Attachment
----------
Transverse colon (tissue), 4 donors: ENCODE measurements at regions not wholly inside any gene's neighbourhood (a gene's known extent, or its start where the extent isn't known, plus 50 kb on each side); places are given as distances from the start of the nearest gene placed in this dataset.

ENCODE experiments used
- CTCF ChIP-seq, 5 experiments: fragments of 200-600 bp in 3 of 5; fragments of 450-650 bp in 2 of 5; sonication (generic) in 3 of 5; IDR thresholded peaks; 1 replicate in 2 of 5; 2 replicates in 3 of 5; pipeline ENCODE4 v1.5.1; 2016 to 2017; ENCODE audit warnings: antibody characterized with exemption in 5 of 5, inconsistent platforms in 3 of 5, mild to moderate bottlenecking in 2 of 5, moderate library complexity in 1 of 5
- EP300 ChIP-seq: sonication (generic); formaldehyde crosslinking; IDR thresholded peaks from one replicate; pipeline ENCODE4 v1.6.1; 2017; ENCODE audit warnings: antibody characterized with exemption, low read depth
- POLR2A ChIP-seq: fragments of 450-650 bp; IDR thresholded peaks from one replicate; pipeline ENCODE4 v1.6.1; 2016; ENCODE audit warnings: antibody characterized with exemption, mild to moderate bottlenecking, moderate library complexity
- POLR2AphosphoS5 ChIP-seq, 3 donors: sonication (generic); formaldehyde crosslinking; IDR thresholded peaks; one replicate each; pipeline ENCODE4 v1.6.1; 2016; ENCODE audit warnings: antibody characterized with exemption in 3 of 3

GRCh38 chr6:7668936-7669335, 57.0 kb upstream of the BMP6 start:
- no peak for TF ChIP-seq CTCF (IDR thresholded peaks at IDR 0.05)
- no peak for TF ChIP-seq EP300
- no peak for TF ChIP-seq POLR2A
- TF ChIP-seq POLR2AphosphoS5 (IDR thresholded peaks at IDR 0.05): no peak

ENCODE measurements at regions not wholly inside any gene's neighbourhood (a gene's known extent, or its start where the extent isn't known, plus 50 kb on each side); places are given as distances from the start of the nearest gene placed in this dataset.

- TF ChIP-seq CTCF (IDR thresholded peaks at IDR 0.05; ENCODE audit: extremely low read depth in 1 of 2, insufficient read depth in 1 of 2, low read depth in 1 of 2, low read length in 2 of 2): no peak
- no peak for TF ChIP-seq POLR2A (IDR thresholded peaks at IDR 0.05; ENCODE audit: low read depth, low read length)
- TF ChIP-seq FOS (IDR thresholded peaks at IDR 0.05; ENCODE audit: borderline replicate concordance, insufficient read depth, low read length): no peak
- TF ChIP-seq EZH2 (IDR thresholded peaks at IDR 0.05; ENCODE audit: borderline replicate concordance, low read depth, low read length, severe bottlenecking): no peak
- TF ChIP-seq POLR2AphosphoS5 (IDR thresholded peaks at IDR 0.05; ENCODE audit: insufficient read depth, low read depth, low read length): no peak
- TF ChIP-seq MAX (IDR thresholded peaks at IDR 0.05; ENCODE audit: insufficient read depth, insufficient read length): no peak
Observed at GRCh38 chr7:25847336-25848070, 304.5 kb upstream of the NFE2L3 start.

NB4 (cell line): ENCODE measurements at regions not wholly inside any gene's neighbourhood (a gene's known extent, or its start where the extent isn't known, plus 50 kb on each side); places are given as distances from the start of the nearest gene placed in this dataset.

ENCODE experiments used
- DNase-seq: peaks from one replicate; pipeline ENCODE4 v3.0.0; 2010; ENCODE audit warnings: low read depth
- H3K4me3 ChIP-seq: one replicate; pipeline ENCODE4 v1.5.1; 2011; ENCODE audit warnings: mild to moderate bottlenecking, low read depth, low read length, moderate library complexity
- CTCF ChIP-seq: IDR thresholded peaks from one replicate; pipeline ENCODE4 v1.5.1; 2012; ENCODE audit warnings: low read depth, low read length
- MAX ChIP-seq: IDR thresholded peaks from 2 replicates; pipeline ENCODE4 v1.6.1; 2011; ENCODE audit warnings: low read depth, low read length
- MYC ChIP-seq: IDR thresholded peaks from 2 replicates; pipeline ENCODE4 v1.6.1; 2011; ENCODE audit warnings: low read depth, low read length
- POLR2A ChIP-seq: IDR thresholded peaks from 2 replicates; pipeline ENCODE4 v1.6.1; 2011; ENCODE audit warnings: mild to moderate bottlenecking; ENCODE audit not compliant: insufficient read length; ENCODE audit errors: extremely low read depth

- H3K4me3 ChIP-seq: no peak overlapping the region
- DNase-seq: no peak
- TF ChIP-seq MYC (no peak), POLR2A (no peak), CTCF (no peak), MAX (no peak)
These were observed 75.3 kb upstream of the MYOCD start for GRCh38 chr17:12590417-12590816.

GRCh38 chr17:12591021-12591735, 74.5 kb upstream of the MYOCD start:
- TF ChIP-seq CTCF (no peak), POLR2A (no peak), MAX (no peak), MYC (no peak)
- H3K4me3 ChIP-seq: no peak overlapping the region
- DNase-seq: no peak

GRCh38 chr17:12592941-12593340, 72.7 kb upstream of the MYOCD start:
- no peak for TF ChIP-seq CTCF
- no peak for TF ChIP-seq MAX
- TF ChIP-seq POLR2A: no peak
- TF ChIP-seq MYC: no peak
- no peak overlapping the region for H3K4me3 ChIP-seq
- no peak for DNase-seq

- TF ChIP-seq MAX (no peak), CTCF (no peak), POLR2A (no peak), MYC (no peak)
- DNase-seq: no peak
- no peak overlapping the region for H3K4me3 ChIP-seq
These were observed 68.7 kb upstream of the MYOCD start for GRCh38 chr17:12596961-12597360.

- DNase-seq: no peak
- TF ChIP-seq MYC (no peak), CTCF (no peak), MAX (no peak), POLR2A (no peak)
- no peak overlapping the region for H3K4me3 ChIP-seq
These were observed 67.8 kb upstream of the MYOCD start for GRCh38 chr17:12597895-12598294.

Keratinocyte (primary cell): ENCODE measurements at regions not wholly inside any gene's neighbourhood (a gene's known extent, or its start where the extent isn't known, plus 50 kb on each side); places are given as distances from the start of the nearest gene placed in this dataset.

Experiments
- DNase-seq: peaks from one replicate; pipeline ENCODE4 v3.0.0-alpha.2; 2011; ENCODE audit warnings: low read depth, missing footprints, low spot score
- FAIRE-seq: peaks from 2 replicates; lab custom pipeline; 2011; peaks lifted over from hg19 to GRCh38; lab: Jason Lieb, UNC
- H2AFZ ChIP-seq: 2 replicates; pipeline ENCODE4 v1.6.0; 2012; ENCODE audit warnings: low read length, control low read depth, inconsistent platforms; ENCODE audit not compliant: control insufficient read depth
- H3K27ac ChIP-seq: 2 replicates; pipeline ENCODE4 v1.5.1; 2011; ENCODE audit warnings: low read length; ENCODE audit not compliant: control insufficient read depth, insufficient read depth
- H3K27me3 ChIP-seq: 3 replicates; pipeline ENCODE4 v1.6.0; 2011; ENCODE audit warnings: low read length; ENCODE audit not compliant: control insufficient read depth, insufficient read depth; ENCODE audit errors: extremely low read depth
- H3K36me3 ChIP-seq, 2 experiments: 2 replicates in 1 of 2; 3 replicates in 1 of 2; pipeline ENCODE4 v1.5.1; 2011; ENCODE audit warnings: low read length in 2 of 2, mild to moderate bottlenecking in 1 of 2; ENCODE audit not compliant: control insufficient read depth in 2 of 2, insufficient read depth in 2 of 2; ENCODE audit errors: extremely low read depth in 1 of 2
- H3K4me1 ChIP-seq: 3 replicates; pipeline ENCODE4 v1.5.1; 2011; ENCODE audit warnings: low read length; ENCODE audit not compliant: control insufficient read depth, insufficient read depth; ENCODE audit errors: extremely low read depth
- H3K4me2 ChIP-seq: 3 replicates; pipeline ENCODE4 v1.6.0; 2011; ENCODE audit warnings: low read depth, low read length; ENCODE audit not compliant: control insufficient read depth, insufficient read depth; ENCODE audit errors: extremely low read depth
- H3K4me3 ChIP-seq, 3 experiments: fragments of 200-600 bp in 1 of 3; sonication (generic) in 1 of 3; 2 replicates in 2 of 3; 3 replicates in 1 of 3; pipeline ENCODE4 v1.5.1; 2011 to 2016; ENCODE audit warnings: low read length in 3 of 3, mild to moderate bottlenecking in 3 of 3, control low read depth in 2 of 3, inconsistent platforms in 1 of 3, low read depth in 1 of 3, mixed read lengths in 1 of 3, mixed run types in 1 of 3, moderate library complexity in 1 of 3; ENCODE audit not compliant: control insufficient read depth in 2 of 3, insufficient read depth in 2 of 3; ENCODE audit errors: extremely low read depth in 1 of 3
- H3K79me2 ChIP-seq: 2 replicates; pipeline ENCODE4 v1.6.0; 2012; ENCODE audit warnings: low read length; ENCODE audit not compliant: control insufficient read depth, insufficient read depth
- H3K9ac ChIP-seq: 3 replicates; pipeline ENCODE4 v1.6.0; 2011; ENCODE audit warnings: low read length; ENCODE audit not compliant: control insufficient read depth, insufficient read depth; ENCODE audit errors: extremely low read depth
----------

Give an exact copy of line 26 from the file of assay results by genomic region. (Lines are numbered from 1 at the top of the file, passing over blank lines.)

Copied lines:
- MYC ChIP-seq: IDR thresholded peaks from 2 replicates; pipeline ENCODE4 v1.6.1; 2011; ENCODE audit warnings: low read depth, low read length